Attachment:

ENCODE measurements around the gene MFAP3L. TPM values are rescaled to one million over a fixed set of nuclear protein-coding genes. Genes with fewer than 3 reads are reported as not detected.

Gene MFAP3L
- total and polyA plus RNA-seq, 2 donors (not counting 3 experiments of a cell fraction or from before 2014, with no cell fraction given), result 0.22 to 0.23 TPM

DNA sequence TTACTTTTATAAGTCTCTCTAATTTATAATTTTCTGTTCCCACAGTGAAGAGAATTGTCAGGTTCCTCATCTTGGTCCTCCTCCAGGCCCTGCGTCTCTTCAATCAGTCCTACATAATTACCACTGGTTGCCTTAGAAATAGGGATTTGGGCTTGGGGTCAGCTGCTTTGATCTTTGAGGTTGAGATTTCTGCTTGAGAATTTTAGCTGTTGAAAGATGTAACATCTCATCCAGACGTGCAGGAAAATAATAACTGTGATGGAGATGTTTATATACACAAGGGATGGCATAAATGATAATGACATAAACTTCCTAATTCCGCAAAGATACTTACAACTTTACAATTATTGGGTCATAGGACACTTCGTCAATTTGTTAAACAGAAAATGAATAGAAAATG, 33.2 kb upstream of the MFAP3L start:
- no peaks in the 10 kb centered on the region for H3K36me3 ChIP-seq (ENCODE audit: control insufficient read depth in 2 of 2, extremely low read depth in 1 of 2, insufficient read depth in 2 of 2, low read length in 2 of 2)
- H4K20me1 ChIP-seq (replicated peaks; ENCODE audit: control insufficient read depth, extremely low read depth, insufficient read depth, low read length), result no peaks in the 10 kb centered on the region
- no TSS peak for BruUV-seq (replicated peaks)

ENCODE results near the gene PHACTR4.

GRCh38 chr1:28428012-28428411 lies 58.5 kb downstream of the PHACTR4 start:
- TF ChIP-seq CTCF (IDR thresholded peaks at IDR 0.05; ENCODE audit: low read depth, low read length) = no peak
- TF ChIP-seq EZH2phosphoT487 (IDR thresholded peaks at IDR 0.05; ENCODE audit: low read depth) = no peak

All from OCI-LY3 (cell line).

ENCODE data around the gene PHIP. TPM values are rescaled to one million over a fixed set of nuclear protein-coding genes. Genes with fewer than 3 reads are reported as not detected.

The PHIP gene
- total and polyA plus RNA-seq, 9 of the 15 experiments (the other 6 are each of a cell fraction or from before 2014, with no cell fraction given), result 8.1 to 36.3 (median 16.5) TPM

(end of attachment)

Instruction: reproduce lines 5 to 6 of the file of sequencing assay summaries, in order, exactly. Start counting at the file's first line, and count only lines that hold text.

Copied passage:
- no peaks in the 10 kb centered on the region for H3K36me3 ChIP-seq (ENCODE audit: control insufficient read depth in 2 of 2, extremely low read depth in 1 of 2, insufficient read depth in 2 of 2, low read length in 2 of 2)
- H4K20me1 ChIP-seq (replicated peaks; ENCODE audit: control insufficient read depth, extremely low read depth, insufficient read depth, low read length), result no peaks in the 10 kb centered on the region